Then, a burning smell filled the cabin, he said.
The plane dropped nearly 15,000 feet in about three minutes, according to data from FlightAware, a flight-tracking website. Over the next few minutes, it descended roughly another 4,000 feet, data shows.
“It was really scary,” said Hove, associate chair at the University of Florida’s journalism department.
The Embraer ERJ145 aircraft had taken off from Charlotte Douglas International Airport about 40 minutes earlier, at 3:27 p.m., FlightAware data shows. Over the next 22 minutes, the pilots ascended to a cruising altitude of 30,000 feet as they crossed over South Carolina and eventually, Georgia. It would soon turn into what Hove described as “the flight from hell.”
In a statement, American Airlines apologized to Hove and the other 49 passengers on the flight. The airline said that the three-person crew received an indication of “a possible pressurization issue” while in flight and “immediately and safely descended to a lower altitude.”
The Federal Aviation Administration is investigating the incident. In a statement, the agency said that pilots are trained to fly below 12,000 feet if there’s a pressurization issue because people don’t need supplemental oxygen at that altitude. When doing so, pilots make “controlled descents.”
Hove, 39, wasn’t supposed to be on that plane. But storms held up his flight out of Reagan National Airport, and the delay made him miss his connection in Charlotte, forcing him to settle for a later trip.
Flight 5916 started out normally, Hove said. It was delayed a few minutes, and the crew and passengers encountered a few weather-related bumps during their ascent. But it was nothing out of the ordinary.
After beverage service, as they cruised at 30,000 feet, Hove looked out of the window, admiring the clouds below. Then, his ears suddenly popped, something he would later learn happened to many other passengers. A split second later, the masks fell from above, as Hove wondered if this was a joke or a drill.
“People kind of looked at each other,” he said. But flight attendants walked through the cabin, insisting that passengers put on the masks. As Hove fumbled with his, a pilot in uniform who traveling as a passenger and sitting across the aisle reached out and pulled a cord to activate the mask.
Then, the plane started to drop.
“It wasn’t like you were on a roller coaster, but you could feel we were descending,” Hove said.
Without any information from the crew, Hove’s mind raced with thoughts that took him to some “crazy places.” Why weren’t the pilots telling them what was happening? Had the pilots put on their own masks in time, or were they passed out from lack of oxygen? Were the passengers flying aimlessly?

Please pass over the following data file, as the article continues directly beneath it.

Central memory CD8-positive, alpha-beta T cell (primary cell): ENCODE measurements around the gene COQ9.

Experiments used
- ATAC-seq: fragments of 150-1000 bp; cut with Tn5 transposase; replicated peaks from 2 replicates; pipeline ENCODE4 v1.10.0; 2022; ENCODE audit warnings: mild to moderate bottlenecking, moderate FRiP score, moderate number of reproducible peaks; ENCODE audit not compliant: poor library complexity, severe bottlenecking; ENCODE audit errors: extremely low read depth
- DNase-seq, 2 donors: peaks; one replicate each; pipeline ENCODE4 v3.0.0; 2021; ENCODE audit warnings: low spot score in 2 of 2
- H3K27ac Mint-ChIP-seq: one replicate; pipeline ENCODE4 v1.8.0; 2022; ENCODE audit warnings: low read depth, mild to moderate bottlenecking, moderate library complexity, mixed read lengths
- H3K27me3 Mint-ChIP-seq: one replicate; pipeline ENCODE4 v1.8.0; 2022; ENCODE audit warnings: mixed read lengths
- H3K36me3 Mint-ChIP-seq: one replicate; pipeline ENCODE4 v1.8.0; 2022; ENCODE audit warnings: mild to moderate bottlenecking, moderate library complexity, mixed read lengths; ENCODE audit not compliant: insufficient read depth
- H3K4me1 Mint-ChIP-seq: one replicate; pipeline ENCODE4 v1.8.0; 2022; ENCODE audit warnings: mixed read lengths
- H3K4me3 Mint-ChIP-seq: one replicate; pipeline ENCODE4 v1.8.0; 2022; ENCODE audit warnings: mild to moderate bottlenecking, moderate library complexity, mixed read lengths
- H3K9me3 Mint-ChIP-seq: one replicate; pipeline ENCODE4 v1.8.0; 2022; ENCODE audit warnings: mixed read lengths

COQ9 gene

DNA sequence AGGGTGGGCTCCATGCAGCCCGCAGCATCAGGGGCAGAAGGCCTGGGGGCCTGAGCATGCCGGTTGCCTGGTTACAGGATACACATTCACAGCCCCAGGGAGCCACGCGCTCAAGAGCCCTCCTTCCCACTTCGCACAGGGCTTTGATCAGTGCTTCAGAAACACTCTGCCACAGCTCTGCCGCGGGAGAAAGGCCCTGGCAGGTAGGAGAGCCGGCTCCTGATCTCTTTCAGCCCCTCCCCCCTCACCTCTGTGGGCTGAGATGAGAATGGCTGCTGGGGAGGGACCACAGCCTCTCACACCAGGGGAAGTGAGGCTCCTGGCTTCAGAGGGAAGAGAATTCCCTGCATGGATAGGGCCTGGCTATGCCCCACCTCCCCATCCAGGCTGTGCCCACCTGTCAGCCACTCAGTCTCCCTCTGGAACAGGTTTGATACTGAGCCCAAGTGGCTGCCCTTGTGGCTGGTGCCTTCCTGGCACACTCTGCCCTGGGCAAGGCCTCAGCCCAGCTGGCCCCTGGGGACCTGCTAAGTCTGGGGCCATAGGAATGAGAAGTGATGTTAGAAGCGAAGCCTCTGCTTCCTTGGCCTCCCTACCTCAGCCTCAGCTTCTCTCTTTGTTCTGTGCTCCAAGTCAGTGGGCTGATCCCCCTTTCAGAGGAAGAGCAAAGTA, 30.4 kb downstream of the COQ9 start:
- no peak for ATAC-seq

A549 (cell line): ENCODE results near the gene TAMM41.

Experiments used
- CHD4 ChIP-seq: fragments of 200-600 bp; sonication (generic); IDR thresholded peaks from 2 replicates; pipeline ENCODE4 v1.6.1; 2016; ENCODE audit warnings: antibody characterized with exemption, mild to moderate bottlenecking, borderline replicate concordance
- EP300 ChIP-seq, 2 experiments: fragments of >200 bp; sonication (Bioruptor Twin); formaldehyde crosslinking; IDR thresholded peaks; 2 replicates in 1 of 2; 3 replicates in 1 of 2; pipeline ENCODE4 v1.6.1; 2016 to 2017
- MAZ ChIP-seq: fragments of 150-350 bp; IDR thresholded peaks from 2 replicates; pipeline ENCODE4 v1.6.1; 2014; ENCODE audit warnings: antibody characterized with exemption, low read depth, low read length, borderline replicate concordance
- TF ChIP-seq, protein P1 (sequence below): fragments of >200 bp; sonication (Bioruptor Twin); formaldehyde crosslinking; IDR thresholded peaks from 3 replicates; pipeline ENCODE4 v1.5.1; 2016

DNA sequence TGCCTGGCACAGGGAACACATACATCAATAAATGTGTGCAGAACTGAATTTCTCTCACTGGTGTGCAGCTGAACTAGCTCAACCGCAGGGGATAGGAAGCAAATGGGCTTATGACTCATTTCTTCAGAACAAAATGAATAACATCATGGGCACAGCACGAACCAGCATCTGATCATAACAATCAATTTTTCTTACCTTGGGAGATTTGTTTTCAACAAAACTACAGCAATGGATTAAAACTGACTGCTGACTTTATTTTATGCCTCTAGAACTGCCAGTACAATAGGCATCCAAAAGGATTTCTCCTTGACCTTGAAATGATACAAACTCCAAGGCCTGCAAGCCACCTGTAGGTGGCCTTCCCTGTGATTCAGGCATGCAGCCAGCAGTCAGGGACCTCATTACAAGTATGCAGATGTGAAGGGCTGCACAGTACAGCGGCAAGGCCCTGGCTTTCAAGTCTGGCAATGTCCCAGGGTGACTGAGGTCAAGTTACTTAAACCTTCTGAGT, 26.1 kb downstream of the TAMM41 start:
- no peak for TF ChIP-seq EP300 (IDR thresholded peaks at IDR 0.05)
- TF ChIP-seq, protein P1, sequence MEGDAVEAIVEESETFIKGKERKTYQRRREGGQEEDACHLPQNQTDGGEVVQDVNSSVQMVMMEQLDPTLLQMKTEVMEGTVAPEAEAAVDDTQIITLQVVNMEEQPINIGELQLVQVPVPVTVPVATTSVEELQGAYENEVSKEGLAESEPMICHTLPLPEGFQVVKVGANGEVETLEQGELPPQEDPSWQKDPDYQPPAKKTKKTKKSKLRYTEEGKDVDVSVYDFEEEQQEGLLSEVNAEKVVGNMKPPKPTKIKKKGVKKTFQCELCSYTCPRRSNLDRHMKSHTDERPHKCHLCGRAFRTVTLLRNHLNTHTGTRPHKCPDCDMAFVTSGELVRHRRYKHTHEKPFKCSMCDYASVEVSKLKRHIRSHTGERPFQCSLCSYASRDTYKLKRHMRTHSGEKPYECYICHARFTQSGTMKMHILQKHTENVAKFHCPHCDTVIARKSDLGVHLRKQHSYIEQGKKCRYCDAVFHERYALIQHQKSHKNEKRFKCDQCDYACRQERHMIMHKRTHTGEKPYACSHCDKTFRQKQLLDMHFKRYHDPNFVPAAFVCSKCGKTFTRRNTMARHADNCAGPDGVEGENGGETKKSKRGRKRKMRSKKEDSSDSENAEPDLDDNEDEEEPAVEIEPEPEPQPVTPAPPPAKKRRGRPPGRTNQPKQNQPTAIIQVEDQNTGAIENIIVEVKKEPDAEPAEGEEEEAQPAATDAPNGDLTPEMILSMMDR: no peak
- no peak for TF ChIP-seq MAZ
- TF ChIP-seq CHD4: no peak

“You just don’t know, and that’s what was really hard,” he said.
Wearing a mask, Hove wasn’t able to speak, or at least he wasn’t supposed to. So he started typing questions in the notes app on his phone and reaching across the aisle to show the off-duty pilot, who answered in kind. Through that back-and-forth, Hove learned that the burning smell was normal, a byproduct of the chemical reaction required to activate the oxygen system. Hove said he made sure the information got to other passengers by directing them to the off-duty pilot’s phone screen.
“Having his expertise was actually very comforting in a moment where there’s so little information,” he said.
Hove knew the odds of getting cellphone reception were low, but he tried to send texts to his mom and sister anyway. In the first, he told them about the burning smell. In the second, the masks. He made sure to tell them he loved them. None of the messages went through during the flight.
The plane leveled out at just above 10,000 feet, and about 15 minutes after Hove’s ears first popped, one of the pilots came on over the intercom to explain that they had entered into a controlled descent after possibly losing cabin pressure. Everything was going to be okay.
And it was, information Hove made sure to relay to his mom and sister. The pilots maintained altitude for about 15 minutes before descending and landing at Gainesville Regional Airport at 4:51 p.m., some 40 minutes behind schedule.
There was little to no celebration, Hove said.
“One person clapped,” he said. “I think people were so ready to be on the ground.”
Hove included. Like many others, he told the crew how grateful he was that they stayed cool under pressure and kept passengers safe. He did so with as few words as possible, afraid he would start to cry.
Hove got off the plane and called an Uber as fast as he could. Once he got into the SUV, Hove told his driver he’d had a rough flight and warned him that he might break down. And he did. Five minutes later, he composed himself.
Hove said he has to go to Philadelphia later this month to attend a work conference. Then he’s supposed to fly to New York to watch the U.S. Open. He isn’t looking forward to it but plans on going anyway.
“It’s not going to keep me from flying, because I love to travel all over the place,” he said. “So we’re good.”